What he most certainly doesn’t care about is whether there’s no consensus.

Otherwise, he wouldn’t be asking you.

The tradeoff for public health is obvious: it is better to solve a problem without a central view into the detailed dynamics, than it is to have such a central view while failing to solve the problem.

So, I’m already feeling shaky about where Mr. Norman is going.

Now, full disclosure: in recent years, I’ve been in a bit of a twist between centralizing and de-centralizing views. My career has lead me to suspect it’s more of a balancing act than anything else.

But here, Mr. Norman suggests two things. First, that we have a choice in our institutional responsibilities. Anyone who’s dealt with red tape or political optics knows that’s not always the case. This is as much true for starting as stopping a ball from rolling. And secondly, that our choices could ever be so clean and clear instead of malleable and very messy.

Take his at-home covid test example, for starters.

Not unlike the vaccine, can we guess the result if the FDA had rushed the approval process even more quickly? That’s right, there would have been widespread distrust of this scaled-up product. Not great for optics. And I know more than a few people who won’t get the vaccine simply because of its hasty development.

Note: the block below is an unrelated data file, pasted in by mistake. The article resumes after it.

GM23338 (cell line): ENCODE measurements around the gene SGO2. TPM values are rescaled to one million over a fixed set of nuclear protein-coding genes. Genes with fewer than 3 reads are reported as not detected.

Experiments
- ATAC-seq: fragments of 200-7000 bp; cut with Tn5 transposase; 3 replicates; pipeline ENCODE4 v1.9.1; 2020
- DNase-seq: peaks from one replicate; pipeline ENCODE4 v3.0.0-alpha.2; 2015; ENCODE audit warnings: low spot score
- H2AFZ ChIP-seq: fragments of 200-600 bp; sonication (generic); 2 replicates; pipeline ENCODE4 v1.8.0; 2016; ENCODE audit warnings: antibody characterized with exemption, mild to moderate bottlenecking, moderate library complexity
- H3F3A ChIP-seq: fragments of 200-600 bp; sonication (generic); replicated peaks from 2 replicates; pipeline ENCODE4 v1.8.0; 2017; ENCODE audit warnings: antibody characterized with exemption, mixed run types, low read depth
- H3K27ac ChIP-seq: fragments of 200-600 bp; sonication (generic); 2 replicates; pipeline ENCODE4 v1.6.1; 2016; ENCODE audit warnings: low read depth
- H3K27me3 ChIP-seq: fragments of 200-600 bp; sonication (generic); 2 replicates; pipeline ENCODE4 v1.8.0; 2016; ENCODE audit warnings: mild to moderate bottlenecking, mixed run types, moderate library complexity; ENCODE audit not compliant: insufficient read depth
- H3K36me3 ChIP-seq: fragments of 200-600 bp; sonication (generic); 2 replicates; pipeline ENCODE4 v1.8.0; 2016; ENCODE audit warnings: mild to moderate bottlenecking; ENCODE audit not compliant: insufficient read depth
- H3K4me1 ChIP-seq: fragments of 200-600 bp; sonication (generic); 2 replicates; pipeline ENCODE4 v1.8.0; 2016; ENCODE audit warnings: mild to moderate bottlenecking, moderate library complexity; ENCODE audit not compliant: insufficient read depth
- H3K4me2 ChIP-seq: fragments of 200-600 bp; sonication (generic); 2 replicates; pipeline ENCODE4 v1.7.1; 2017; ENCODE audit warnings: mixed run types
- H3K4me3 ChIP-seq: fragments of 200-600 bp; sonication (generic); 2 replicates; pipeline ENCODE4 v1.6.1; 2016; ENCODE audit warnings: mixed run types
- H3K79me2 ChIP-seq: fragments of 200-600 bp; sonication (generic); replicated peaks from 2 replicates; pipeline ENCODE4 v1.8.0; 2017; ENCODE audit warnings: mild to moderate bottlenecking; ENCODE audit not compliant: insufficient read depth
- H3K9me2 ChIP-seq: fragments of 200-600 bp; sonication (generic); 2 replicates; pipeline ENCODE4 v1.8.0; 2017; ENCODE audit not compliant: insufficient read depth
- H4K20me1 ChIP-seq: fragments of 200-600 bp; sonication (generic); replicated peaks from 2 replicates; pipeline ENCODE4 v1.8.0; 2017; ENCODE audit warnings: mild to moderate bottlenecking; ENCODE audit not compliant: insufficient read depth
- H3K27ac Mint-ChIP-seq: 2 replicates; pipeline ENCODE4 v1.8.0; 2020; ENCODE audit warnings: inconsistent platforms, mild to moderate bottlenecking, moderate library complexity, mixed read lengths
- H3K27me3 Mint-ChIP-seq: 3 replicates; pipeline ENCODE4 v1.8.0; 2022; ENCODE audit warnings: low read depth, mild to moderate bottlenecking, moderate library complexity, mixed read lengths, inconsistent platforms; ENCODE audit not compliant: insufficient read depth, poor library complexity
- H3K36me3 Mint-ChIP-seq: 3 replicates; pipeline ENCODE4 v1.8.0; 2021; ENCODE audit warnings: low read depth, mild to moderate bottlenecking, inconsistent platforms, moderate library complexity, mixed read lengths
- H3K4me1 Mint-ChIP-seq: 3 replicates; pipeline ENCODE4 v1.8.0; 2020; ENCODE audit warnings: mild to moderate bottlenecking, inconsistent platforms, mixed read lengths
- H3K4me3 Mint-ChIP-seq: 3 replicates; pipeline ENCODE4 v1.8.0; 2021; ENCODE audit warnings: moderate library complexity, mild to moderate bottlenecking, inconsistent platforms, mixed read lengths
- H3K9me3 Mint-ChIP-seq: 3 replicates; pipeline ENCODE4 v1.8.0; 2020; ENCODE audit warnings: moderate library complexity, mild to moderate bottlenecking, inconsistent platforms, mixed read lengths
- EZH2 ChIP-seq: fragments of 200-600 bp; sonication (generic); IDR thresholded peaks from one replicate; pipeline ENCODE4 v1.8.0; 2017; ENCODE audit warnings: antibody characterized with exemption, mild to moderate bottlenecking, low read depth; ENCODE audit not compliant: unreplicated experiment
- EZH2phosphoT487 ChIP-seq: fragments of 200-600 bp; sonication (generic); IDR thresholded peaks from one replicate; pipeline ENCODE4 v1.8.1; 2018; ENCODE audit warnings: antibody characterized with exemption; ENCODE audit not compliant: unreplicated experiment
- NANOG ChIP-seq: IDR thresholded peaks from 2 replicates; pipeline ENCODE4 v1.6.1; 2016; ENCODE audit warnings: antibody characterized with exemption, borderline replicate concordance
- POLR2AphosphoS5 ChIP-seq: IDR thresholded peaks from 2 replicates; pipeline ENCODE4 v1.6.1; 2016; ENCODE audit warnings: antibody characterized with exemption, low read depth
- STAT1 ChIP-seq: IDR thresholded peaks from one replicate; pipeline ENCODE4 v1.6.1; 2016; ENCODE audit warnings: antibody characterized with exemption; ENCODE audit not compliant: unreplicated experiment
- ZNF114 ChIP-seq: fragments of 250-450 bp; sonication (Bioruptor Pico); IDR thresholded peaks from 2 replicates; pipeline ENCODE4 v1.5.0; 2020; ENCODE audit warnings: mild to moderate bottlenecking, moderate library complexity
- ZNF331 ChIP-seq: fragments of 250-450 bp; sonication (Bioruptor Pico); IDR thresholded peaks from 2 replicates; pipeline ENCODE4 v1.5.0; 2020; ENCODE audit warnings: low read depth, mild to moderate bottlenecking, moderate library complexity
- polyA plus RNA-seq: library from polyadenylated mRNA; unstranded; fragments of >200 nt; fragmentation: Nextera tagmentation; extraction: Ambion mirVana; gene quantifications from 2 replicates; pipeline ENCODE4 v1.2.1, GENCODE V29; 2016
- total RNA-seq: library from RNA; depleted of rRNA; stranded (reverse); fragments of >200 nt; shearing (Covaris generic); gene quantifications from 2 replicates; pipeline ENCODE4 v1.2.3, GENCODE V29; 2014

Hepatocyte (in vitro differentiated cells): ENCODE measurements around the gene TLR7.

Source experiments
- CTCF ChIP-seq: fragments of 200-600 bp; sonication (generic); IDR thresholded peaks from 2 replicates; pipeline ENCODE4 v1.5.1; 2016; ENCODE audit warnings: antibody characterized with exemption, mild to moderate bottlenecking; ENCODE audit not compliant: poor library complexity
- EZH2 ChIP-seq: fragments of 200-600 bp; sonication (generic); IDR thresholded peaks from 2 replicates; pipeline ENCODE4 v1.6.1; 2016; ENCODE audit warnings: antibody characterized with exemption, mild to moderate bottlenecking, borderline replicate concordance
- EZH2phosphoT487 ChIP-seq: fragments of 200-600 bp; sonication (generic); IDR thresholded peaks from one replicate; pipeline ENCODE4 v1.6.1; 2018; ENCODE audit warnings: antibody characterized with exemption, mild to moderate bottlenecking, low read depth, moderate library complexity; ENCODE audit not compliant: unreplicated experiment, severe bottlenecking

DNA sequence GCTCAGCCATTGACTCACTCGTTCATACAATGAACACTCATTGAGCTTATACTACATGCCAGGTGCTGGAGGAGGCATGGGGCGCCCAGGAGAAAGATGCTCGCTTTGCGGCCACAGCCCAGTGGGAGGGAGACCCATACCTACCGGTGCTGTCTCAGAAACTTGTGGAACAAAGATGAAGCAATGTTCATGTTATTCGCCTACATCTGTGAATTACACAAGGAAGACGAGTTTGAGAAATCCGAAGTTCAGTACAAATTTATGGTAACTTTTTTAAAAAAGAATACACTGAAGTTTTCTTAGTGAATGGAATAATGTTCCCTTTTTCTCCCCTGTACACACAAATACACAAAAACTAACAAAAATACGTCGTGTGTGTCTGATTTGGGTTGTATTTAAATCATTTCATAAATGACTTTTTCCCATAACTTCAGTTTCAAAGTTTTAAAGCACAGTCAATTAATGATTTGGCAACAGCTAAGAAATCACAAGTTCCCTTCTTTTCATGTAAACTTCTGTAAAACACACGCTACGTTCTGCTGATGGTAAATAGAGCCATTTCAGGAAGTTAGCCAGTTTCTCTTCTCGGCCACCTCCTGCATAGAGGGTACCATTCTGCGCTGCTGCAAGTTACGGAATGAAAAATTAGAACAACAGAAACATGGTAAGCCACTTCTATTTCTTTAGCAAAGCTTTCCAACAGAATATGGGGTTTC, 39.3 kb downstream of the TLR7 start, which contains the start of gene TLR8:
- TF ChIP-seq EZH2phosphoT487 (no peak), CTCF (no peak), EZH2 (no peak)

On the flip side, that central view is the only reason people, and I assume Mr. Norman, believe they need a test at all.

In either case, these cagey, often murky, details matter to many reasonable men.

It is hard to imagine a solution to this distrust at scale, given that scale is the source of the distrust. People believe what they experience directly, with their own eyes and ears, or the eyes of their close friends and families. Outside of that, it is not unreasonable to doubt the veracity of the information one receives. Too much mediation, and too many agendas.

But let’s briefly turn back to my hurricane evacuation.

When I had finished boarding up my home, I had a decision to make for myself too. Should I stay or should I go? Having been through more hurricane seasons than I can count, I was inclined to listen to my own eyes and ears. I had never needed to evacuate.

Then again, sooner or later, possibly in my lifetime, my city would get a direct hit. And even an indirect hit can cause serious challenges for people caught in it. For one, we very likely could be cut off from the mainland.